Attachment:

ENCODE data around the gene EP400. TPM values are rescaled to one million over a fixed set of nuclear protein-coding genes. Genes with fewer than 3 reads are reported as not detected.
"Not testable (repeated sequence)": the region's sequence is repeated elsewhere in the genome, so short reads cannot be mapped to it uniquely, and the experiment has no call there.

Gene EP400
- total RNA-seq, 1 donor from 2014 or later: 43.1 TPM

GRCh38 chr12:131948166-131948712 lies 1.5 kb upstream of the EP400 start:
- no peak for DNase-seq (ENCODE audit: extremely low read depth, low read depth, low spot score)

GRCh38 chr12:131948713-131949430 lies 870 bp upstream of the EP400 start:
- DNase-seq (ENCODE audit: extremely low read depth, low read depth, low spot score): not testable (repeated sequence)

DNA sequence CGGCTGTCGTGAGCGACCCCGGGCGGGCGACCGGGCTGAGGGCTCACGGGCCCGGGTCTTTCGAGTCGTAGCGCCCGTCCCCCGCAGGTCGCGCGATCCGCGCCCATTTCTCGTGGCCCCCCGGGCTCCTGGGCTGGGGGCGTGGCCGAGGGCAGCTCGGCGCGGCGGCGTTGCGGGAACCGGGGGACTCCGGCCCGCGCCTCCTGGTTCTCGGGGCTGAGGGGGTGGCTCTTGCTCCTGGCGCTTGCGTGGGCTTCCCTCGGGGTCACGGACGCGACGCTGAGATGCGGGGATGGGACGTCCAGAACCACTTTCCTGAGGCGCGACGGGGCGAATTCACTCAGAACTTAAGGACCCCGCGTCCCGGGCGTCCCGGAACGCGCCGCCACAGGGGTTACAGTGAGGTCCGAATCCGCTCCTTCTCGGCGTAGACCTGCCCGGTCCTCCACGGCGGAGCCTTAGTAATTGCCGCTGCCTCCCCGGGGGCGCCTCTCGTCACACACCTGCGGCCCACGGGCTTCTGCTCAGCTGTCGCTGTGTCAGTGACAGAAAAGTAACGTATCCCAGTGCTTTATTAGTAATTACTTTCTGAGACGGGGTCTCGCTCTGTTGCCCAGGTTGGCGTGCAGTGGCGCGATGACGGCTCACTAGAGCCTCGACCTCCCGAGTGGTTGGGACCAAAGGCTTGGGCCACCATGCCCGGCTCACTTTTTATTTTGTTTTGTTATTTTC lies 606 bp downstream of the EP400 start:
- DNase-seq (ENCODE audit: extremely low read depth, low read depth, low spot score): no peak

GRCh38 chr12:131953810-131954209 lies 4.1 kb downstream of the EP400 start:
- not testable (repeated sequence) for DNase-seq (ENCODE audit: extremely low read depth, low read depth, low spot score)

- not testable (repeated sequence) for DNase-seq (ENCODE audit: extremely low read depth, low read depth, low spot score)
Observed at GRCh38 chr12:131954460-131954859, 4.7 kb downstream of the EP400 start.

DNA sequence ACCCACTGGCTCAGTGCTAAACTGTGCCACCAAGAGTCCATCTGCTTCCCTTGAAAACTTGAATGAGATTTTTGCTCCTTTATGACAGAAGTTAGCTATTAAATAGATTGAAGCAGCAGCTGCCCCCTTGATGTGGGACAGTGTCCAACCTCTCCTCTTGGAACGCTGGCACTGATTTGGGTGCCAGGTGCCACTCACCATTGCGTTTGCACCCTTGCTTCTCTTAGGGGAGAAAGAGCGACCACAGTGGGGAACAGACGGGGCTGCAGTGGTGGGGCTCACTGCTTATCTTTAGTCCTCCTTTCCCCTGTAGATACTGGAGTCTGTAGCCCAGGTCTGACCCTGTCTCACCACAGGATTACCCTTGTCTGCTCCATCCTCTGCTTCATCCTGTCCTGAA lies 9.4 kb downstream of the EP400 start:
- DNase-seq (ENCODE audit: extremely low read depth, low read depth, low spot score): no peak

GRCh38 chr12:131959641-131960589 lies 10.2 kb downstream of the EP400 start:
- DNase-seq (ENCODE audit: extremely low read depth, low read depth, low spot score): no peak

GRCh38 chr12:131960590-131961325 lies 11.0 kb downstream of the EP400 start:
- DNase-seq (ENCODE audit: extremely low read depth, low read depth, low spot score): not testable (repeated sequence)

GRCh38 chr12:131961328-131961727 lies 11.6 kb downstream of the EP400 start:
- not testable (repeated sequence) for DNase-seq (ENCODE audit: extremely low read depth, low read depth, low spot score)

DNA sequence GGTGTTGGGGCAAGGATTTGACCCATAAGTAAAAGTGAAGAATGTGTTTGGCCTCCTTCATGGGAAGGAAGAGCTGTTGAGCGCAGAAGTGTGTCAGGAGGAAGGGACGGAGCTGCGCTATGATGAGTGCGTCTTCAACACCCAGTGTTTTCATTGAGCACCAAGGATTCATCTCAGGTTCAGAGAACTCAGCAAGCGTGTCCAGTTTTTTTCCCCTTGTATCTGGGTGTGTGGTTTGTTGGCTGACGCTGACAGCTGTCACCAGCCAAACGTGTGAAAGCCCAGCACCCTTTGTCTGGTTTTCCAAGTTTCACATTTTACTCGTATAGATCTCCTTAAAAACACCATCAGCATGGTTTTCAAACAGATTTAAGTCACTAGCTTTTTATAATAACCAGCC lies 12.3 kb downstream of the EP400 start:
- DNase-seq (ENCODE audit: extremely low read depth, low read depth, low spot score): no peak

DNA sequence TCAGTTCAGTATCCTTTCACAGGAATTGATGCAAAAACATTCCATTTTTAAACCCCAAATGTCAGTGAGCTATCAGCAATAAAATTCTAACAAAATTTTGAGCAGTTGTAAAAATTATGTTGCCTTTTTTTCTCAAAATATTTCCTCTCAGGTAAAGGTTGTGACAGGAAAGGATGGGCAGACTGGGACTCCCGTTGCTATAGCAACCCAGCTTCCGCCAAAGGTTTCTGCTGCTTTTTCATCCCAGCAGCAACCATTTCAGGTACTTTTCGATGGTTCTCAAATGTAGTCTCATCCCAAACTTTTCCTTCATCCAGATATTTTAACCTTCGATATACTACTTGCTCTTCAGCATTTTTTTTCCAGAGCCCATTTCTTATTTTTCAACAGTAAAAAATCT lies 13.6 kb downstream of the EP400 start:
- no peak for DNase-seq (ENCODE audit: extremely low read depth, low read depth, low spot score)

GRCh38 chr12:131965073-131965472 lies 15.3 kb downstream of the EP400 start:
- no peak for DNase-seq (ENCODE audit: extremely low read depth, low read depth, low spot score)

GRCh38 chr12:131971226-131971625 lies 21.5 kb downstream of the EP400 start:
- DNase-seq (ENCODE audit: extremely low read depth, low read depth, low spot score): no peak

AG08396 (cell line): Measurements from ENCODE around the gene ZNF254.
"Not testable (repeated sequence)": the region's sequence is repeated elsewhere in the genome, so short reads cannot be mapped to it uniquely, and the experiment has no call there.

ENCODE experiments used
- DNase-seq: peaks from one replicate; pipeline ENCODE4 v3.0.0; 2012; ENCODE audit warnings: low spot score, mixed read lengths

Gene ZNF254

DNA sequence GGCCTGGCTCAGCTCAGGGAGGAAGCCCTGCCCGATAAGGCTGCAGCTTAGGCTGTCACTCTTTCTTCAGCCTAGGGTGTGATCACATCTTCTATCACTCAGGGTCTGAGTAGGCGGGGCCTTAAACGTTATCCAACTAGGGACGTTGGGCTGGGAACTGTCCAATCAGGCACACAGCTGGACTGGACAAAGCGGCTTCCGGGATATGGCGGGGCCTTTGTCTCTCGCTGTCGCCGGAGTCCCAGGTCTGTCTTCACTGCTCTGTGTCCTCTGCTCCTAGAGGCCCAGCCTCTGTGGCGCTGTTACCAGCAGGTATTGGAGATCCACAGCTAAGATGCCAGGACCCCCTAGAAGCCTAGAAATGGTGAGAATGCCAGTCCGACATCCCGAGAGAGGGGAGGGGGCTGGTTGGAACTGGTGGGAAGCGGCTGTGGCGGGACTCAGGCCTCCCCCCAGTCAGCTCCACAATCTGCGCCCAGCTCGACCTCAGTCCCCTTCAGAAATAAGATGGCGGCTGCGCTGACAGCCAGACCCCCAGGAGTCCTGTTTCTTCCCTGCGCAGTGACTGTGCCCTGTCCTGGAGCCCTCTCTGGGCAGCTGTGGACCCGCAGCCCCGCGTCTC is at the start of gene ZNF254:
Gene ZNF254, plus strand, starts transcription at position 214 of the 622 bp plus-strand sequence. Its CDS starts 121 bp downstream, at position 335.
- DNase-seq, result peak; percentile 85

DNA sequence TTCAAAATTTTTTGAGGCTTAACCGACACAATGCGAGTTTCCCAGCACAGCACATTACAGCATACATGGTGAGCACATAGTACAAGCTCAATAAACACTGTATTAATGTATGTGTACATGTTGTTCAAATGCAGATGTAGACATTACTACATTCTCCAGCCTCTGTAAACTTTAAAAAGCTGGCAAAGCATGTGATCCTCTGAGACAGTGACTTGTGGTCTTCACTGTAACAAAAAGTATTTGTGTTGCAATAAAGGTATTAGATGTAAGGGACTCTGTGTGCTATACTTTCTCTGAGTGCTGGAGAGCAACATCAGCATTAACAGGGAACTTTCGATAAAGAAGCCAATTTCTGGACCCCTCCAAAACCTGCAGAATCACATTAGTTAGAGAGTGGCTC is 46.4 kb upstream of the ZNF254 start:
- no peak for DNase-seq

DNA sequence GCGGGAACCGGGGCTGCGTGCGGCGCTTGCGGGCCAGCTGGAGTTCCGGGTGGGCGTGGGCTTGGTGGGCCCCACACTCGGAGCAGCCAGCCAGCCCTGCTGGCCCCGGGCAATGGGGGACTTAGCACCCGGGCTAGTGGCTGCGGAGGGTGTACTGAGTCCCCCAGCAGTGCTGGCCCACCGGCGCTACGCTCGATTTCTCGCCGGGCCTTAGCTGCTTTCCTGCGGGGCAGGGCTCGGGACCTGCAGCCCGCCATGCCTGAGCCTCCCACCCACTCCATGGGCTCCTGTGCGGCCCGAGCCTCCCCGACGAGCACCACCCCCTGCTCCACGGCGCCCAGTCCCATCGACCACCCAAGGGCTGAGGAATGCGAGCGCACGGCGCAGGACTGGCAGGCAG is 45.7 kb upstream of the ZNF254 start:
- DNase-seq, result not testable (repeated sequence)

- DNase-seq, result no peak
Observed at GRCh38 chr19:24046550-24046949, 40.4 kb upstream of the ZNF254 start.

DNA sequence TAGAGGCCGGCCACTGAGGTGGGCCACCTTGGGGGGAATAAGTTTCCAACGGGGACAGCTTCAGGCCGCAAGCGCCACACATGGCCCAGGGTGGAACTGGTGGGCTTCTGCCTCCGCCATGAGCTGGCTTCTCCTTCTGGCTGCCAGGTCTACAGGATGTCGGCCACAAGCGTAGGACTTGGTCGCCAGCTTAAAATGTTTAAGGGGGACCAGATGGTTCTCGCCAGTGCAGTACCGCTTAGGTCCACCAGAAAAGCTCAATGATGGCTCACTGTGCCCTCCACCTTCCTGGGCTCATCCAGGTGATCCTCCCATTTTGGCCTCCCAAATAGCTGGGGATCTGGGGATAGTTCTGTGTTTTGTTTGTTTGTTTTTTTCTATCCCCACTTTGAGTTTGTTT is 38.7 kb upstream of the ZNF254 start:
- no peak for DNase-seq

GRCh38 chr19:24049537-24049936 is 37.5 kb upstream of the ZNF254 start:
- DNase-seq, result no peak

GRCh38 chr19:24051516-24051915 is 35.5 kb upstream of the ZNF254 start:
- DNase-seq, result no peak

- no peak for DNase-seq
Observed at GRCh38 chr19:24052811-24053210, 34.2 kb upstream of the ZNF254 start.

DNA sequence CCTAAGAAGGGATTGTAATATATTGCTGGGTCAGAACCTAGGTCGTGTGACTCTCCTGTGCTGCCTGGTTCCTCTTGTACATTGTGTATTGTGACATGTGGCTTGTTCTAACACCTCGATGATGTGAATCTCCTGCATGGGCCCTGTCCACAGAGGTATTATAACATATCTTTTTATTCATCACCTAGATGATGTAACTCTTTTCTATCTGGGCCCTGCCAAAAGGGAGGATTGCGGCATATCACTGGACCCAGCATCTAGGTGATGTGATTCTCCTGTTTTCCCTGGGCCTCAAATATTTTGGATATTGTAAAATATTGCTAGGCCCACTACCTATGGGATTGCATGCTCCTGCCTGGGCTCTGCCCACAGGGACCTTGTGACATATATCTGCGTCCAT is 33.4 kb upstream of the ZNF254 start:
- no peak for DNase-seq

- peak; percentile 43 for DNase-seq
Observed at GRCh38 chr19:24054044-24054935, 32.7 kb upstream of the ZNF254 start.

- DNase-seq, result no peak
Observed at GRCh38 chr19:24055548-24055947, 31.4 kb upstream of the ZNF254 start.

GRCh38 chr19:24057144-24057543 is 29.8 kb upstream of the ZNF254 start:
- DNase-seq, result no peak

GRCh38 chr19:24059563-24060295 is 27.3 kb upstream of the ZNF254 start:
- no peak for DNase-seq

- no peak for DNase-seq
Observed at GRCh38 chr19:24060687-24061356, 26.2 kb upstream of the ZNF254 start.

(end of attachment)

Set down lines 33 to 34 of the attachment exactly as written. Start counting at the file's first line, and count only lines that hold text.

ENCODE experiments used
- DNase-seq: peaks from one replicate; pipeline ENCODE4 v3.0.0; 2012; ENCODE audit warnings: low spot score, mixed read lengths